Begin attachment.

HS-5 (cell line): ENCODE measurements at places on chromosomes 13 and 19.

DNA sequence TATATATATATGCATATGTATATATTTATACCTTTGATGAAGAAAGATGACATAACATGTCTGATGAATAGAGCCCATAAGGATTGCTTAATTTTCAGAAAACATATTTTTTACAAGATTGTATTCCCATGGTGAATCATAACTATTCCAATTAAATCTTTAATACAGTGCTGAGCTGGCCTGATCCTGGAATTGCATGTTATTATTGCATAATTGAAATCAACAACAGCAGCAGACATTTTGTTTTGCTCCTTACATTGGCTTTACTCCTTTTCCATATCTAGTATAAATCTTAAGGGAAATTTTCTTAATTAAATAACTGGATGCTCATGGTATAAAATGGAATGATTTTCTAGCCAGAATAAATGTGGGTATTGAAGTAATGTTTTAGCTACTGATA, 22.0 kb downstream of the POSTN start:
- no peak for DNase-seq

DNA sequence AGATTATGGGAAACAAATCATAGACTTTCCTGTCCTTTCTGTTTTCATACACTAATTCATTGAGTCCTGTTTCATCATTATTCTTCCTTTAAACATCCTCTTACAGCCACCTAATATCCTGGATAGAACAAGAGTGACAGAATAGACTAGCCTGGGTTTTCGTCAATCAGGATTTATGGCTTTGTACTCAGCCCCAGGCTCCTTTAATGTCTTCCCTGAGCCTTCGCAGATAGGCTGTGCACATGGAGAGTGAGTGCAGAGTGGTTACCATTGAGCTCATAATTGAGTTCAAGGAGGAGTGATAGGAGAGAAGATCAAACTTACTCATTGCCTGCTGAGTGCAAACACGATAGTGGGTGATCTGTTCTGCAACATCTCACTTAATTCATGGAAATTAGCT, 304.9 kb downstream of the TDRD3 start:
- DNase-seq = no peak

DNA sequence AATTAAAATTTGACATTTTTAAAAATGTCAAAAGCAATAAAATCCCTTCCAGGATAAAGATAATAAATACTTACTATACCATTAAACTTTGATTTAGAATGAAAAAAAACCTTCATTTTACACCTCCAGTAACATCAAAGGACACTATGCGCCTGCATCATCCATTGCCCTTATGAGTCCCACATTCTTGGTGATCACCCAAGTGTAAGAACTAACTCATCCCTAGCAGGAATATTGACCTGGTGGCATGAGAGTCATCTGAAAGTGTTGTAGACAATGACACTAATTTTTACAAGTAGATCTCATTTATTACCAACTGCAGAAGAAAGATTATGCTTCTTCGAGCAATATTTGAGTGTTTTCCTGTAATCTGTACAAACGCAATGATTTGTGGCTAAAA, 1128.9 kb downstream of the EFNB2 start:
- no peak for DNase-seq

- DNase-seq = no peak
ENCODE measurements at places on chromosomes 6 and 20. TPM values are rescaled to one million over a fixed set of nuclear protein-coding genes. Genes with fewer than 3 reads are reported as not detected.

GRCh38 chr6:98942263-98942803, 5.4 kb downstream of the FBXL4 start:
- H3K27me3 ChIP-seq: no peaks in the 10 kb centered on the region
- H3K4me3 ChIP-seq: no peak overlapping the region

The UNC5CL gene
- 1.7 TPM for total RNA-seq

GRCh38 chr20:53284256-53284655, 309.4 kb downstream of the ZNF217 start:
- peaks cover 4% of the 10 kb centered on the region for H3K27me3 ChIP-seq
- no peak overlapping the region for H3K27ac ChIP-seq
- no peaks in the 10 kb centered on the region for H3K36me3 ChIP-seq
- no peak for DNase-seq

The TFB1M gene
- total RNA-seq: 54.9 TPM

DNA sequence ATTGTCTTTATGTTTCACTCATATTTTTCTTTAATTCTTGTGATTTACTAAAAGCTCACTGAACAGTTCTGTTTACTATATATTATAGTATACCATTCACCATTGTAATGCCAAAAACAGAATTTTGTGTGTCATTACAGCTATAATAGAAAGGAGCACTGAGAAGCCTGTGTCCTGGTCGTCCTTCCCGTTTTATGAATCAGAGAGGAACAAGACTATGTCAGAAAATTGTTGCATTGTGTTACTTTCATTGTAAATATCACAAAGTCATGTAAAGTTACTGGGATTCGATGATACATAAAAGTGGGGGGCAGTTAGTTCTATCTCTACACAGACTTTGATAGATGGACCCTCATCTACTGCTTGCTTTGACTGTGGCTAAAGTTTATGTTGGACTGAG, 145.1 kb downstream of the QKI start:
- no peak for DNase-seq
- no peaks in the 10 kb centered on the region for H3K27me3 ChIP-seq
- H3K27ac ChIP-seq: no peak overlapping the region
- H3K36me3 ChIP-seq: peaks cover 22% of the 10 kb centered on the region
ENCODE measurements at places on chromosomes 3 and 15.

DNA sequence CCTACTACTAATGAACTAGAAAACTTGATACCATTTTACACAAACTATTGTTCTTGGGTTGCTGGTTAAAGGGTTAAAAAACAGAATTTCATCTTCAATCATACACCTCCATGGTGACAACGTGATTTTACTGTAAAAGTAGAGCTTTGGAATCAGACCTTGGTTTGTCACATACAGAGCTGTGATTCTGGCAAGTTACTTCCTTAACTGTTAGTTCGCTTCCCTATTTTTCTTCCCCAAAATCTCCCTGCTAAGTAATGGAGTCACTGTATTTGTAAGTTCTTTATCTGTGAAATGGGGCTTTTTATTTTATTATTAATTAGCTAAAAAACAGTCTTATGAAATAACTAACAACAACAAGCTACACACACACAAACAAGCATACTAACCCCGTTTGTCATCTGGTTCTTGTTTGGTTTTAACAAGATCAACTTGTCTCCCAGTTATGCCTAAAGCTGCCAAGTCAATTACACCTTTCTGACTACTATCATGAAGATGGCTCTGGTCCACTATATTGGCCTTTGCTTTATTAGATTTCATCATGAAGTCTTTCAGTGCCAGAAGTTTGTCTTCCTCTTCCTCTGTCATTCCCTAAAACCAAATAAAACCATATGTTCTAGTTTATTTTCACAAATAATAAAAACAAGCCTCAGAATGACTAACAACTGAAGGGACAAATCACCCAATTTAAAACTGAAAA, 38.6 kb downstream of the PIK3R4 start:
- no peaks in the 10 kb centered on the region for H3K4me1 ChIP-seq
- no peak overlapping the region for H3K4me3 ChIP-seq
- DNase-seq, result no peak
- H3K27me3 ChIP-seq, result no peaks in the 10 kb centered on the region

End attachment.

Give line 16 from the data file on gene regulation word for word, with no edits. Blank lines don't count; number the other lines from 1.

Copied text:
- peaks cover 4% of the 10 kb centered on the region for H3K27me3 ChIP-seq